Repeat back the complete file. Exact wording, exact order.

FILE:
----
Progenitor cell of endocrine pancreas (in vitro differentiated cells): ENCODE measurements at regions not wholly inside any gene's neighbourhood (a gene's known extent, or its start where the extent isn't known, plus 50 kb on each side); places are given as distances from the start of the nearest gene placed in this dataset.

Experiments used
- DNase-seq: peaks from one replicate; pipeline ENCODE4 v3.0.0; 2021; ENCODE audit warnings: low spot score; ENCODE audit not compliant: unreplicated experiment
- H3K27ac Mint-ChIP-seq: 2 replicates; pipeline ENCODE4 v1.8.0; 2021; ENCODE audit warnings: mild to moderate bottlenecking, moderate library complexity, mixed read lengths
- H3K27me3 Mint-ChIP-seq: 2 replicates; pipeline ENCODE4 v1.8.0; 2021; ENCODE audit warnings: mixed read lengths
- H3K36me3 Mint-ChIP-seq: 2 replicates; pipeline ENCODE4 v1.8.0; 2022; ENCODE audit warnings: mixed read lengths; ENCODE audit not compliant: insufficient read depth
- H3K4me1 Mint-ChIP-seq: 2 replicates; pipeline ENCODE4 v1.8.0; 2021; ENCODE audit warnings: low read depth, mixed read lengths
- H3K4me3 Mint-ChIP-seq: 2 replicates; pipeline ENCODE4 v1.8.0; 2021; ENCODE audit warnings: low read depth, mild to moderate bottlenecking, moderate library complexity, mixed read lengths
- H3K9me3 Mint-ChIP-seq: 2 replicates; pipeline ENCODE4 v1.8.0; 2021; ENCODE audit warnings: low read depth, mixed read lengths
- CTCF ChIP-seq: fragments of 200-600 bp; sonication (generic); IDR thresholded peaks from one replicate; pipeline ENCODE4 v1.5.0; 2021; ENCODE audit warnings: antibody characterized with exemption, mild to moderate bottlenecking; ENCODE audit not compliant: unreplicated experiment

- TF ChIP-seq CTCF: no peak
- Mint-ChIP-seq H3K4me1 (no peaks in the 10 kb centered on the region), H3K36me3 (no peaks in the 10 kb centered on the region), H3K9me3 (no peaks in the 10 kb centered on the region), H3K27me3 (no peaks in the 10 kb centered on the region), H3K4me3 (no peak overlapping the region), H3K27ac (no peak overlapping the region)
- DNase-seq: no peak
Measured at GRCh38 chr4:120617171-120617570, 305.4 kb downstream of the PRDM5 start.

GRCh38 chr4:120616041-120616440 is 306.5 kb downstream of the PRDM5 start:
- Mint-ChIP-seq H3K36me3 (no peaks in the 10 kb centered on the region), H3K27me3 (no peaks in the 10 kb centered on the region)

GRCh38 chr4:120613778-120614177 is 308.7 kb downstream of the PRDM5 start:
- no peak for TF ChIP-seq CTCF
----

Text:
Progenitor cell of endocrine pancreas (in vitro differentiated cells): ENCODE measurements at regions not wholly inside any gene's neighbourhood (a gene's known extent, or its start where the extent isn't known, plus 50 kb on each side); places are given as distances from the start of the nearest gene placed in this dataset.

Experiments used
- DNase-seq: peaks from one replicate; pipeline ENCODE4 v3.0.0; 2021; ENCODE audit warnings: low spot score; ENCODE audit not compliant: unreplicated experiment
- H3K27ac Mint-ChIP-seq: 2 replicates; pipeline ENCODE4 v1.8.0; 2021; ENCODE audit warnings: mild to moderate bottlenecking, moderate library complexity, mixed read lengths
- H3K27me3 Mint-ChIP-seq: 2 replicates; pipeline ENCODE4 v1.8.0; 2021; ENCODE audit warnings: mixed read lengths
- H3K36me3 Mint-ChIP-seq: 2 replicates; pipeline ENCODE4 v1.8.0; 2022; ENCODE audit warnings: mixed read lengths; ENCODE audit not compliant: insufficient read depth
- H3K4me1 Mint-ChIP-seq: 2 replicates; pipeline ENCODE4 v1.8.0; 2021; ENCODE audit warnings: low read depth, mixed read lengths
- H3K4me3 Mint-ChIP-seq: 2 replicates; pipeline ENCODE4 v1.8.0; 2021; ENCODE audit warnings: low read depth, mild to moderate bottlenecking, moderate library complexity, mixed read lengths
- H3K9me3 Mint-ChIP-seq: 2 replicates; pipeline ENCODE4 v1.8.0; 2021; ENCODE audit warnings: low read depth, mixed read lengths
- CTCF ChIP-seq: fragments of 200-600 bp; sonication (generic); IDR thresholded peaks from one replicate; pipeline ENCODE4 v1.5.0; 2021; ENCODE audit warnings: antibody characterized with exemption, mild to moderate bottlenecking; ENCODE audit not compliant: unreplicated experiment

- TF ChIP-seq CTCF: no peak
- Mint-ChIP-seq H3K4me1 (no peaks in the 10 kb centered on the region), H3K36me3 (no peaks in the 10 kb centered on the region), H3K9me3 (no peaks in the 10 kb centered on the region), H3K27me3 (no peaks in the 10 kb centered on the region), H3K4me3 (no peak overlapping the region), H3K27ac (no peak overlapping the region)
- DNase-seq: no peak
Measured at GRCh38 chr4:120617171-120617570, 305.4 kb downstream of the PRDM5 start.

GRCh38 chr4:120616041-120616440 is 306.5 kb downstream of the PRDM5 start:
- Mint-ChIP-seq H3K36me3 (no peaks in the 10 kb centered on the region), H3K27me3 (no peaks in the 10 kb centered on the region)

GRCh38 chr4:120613778-120614177 is 308.7 kb downstream of the PRDM5 start:
- no peak for TF ChIP-seq CTCF